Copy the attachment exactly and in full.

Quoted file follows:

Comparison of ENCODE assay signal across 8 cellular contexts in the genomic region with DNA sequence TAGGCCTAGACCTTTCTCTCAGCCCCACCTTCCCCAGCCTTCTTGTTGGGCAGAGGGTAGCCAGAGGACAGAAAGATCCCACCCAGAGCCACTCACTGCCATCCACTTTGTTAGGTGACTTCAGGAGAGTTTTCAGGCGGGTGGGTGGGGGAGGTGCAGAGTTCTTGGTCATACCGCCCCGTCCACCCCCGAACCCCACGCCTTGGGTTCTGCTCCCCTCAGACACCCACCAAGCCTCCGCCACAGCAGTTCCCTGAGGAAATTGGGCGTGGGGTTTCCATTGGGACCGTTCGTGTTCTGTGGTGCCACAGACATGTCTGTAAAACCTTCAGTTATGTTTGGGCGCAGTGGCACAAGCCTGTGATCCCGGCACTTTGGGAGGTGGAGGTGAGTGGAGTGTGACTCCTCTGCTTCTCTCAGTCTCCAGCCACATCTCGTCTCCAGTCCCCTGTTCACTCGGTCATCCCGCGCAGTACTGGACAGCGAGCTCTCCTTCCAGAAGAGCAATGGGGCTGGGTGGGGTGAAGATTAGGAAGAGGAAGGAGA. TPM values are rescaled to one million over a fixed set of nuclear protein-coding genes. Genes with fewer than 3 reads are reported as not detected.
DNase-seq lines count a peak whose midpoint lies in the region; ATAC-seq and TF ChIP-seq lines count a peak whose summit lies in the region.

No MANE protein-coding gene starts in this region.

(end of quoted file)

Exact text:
Comparison of ENCODE assay signal across 8 cellular contexts in the genomic region with DNA sequence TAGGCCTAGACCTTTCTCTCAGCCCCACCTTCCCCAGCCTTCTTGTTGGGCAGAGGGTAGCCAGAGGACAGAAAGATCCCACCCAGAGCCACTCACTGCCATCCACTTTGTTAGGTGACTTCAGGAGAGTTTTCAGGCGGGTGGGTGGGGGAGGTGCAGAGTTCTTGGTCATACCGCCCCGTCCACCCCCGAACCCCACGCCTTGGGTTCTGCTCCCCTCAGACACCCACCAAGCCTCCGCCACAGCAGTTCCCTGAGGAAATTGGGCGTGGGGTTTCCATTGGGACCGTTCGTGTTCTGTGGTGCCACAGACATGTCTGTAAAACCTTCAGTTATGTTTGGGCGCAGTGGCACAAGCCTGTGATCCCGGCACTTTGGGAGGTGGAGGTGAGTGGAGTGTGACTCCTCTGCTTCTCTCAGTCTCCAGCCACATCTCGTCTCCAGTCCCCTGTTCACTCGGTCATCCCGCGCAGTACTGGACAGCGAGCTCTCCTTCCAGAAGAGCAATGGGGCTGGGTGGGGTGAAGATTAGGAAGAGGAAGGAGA. TPM values are rescaled to one million over a fixed set of nuclear protein-coding genes. Genes with fewer than 3 reads are reported as not detected.
DNase-seq lines count a peak whose midpoint lies in the region; ATAC-seq and TF ChIP-seq lines count a peak whose summit lies in the region.

No MANE protein-coding gene starts in this region.